Speakers at a hearing in Garner last week asked the town council to consider how the town’s new comprehensive plan might change development goals for the area around Auburn-Knightdale Road before they approved a subdivision plan for the area. Implicit in that request was the suggestion that the town ought not to act on the request until after the town’s comprehensive planning process is complete.
While we understand the logic behind that request, we also realize it’s not practical to simply put the brakes on all development in a region over the course of 12 to 18 months while a new plan is created.
The truth is, the town of Garner already has a comprehensive land use plan that takes all these areas into account. And, while there are sure to be changes in an updated plan, its also not likely that land uses will be turned completely upside down. That is to say an area now targeted for residential growth isn’t likely to suddenly be designated for manufacturing uses. Whatever changes come from the new plan will most likely be modest in nature.
The plans for the completion of N.C. 540 around Garner will likely also change the nature of growth and development in the area. The town of Garner already has its eye on one area near where the proposed highway edges close to Auburn-Knightdale Road as a good location for commercial development.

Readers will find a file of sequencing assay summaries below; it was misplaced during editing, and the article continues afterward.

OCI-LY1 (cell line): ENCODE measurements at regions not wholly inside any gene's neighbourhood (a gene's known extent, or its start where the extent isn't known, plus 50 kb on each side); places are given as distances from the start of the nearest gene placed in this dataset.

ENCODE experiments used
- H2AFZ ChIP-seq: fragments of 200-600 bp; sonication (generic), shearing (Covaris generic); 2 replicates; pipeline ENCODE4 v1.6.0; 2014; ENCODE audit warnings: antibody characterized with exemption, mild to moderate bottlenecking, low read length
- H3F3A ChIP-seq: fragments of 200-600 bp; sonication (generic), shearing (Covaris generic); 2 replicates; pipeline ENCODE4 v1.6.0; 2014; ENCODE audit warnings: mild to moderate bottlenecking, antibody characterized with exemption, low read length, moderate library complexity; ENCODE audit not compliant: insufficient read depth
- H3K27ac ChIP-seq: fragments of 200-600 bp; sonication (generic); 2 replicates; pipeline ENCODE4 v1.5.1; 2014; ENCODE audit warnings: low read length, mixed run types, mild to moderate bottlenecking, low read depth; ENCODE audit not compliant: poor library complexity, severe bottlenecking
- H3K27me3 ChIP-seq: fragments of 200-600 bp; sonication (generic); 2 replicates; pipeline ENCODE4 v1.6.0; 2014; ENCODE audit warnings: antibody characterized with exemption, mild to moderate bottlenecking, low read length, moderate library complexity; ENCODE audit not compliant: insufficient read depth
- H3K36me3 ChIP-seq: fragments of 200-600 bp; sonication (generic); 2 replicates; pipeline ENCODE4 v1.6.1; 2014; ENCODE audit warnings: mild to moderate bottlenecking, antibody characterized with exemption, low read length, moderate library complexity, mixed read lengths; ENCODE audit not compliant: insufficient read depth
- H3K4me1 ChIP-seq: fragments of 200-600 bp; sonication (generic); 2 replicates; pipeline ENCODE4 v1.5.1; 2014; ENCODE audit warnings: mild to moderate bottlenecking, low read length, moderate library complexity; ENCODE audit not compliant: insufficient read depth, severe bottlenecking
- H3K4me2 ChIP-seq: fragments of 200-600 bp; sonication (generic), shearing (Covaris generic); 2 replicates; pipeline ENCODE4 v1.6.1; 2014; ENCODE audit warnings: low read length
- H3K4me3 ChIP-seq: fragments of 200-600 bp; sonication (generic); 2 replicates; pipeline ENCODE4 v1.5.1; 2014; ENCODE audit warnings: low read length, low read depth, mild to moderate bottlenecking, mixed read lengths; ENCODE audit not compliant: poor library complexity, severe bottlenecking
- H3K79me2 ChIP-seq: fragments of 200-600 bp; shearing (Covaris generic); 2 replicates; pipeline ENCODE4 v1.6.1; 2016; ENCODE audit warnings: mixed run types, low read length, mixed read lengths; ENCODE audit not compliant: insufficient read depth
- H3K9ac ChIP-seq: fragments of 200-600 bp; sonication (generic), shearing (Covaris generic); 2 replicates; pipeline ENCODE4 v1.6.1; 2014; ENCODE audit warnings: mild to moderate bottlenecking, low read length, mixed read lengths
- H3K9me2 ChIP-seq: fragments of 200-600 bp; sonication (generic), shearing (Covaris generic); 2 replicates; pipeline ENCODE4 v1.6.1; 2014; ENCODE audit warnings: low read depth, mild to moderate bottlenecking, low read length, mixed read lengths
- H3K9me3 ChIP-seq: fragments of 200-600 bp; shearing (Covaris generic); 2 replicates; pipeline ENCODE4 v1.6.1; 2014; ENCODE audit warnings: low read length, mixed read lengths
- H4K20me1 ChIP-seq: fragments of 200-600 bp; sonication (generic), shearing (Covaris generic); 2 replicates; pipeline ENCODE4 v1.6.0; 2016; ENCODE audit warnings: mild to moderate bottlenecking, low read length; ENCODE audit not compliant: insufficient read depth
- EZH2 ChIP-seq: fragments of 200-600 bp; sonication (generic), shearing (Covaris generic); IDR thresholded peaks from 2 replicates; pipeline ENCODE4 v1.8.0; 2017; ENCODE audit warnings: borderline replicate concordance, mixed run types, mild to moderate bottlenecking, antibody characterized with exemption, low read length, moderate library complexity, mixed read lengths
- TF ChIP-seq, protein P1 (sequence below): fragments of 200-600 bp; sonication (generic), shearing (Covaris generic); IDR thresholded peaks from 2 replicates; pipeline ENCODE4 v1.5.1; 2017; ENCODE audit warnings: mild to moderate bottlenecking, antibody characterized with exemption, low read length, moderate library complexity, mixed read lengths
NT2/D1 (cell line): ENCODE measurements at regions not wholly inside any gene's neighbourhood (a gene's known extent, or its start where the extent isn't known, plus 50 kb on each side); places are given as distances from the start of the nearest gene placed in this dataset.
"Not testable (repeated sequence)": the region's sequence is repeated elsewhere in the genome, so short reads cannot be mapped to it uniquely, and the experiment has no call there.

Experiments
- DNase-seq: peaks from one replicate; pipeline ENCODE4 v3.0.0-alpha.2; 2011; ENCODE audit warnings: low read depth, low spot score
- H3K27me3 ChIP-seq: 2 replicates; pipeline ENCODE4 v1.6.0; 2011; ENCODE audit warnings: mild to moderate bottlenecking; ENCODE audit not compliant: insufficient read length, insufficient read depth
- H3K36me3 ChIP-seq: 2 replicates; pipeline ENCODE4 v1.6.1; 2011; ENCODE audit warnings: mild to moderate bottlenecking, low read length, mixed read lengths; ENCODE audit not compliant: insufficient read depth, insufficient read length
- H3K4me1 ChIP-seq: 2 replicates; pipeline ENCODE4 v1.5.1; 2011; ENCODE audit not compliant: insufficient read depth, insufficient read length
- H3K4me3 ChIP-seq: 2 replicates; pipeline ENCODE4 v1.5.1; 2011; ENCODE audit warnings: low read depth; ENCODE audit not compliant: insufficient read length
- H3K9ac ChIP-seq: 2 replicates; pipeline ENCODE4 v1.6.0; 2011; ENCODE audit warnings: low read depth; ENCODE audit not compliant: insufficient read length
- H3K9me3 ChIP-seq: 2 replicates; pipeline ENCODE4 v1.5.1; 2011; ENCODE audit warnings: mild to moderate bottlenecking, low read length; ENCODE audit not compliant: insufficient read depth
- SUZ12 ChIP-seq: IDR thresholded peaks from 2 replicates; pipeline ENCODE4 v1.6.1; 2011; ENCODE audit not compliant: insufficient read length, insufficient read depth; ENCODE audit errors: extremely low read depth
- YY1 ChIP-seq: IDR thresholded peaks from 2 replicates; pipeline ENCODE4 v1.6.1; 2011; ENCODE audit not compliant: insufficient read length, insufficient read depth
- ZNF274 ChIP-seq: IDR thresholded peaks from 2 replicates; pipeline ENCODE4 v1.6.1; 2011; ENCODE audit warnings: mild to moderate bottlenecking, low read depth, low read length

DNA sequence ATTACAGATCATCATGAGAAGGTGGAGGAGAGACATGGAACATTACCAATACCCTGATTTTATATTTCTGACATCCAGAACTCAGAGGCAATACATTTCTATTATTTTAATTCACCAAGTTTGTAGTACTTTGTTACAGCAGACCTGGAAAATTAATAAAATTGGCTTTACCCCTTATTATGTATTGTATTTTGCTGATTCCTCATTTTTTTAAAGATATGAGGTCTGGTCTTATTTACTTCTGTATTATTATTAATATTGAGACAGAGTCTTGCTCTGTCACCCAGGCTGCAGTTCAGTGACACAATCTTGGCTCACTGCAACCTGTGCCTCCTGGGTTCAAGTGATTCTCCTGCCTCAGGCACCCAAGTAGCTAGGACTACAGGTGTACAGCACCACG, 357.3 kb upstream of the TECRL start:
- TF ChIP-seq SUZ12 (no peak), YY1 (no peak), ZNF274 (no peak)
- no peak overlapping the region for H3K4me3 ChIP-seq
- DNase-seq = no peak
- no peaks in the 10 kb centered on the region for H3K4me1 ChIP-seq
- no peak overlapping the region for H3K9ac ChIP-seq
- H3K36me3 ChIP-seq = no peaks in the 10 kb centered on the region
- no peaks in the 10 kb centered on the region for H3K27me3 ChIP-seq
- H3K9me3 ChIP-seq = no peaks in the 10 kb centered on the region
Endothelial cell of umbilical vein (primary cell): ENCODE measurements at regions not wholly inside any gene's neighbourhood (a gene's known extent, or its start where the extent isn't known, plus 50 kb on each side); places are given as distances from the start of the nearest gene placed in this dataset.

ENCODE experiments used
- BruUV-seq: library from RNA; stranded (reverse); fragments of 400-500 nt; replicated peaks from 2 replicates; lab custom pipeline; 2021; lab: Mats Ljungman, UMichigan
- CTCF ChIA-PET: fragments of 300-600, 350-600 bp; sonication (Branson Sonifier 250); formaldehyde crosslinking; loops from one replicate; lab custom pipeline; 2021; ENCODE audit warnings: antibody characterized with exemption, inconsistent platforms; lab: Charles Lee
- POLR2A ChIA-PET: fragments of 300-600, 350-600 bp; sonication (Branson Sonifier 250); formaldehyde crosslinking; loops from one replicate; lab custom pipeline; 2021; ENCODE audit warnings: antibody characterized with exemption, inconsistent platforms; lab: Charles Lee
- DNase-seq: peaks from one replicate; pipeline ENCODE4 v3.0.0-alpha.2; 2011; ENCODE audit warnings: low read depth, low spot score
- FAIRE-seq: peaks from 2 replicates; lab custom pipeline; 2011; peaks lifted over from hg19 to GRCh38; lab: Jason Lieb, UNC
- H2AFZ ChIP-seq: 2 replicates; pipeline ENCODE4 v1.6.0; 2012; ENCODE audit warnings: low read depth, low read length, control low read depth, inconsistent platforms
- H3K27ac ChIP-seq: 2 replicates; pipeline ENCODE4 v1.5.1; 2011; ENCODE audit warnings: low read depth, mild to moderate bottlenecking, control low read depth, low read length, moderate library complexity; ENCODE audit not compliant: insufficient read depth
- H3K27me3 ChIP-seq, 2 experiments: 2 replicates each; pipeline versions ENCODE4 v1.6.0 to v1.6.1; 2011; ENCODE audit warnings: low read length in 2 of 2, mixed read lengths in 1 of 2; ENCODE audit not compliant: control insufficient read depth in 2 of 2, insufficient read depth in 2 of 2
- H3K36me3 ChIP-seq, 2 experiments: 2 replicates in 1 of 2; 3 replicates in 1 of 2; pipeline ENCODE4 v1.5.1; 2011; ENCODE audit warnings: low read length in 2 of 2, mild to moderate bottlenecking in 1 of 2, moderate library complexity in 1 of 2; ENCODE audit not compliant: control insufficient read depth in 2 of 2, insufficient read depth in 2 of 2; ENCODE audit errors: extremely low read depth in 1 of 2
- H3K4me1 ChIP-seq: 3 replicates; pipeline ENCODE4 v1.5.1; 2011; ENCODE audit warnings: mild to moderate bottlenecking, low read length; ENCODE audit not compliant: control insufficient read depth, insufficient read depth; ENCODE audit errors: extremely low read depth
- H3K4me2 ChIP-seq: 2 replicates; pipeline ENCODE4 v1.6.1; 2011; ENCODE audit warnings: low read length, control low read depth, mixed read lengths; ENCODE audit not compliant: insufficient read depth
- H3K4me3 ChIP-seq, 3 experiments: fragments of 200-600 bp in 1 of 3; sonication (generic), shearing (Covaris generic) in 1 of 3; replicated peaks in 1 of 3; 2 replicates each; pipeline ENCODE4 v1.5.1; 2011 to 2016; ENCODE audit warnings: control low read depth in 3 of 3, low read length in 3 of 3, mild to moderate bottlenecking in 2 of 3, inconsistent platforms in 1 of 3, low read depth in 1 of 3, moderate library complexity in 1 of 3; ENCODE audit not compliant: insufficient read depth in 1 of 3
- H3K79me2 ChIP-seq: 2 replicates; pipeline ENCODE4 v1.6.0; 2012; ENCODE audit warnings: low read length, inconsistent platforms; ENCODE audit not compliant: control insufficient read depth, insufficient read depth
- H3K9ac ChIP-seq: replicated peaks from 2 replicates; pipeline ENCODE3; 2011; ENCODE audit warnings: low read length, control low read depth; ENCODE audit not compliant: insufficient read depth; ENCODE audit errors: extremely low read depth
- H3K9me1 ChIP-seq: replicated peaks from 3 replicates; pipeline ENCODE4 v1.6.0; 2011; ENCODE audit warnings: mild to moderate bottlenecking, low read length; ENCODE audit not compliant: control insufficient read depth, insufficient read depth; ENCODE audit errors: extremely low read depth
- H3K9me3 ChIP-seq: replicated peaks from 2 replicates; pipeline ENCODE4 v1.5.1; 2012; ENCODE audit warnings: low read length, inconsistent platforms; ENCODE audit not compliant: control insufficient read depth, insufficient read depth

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As often happens when large new highways are constructed, the nature of land use plans are disrupted. Residents who live in close proximity to that new roadway can expect development pressure of all kinds to ratchet up in the next few years. And if, as one person said at a public hearing last month, the nature of the area changes too much, people will find it necessary to leave that area and seek their rural experiences elsewhere.
As one wise person told us, the only way to guarantee that development won’t occur in an area is to buy up all the land yourself. Otherwise, all bets are off.
Garner council members weren’t dismissive of the residents concerns when they OK’d the proposed development plan, but they do understand that the town of Garner can’t afford not to grow. And the areas east and south of Garner are prime locations to see our town grow.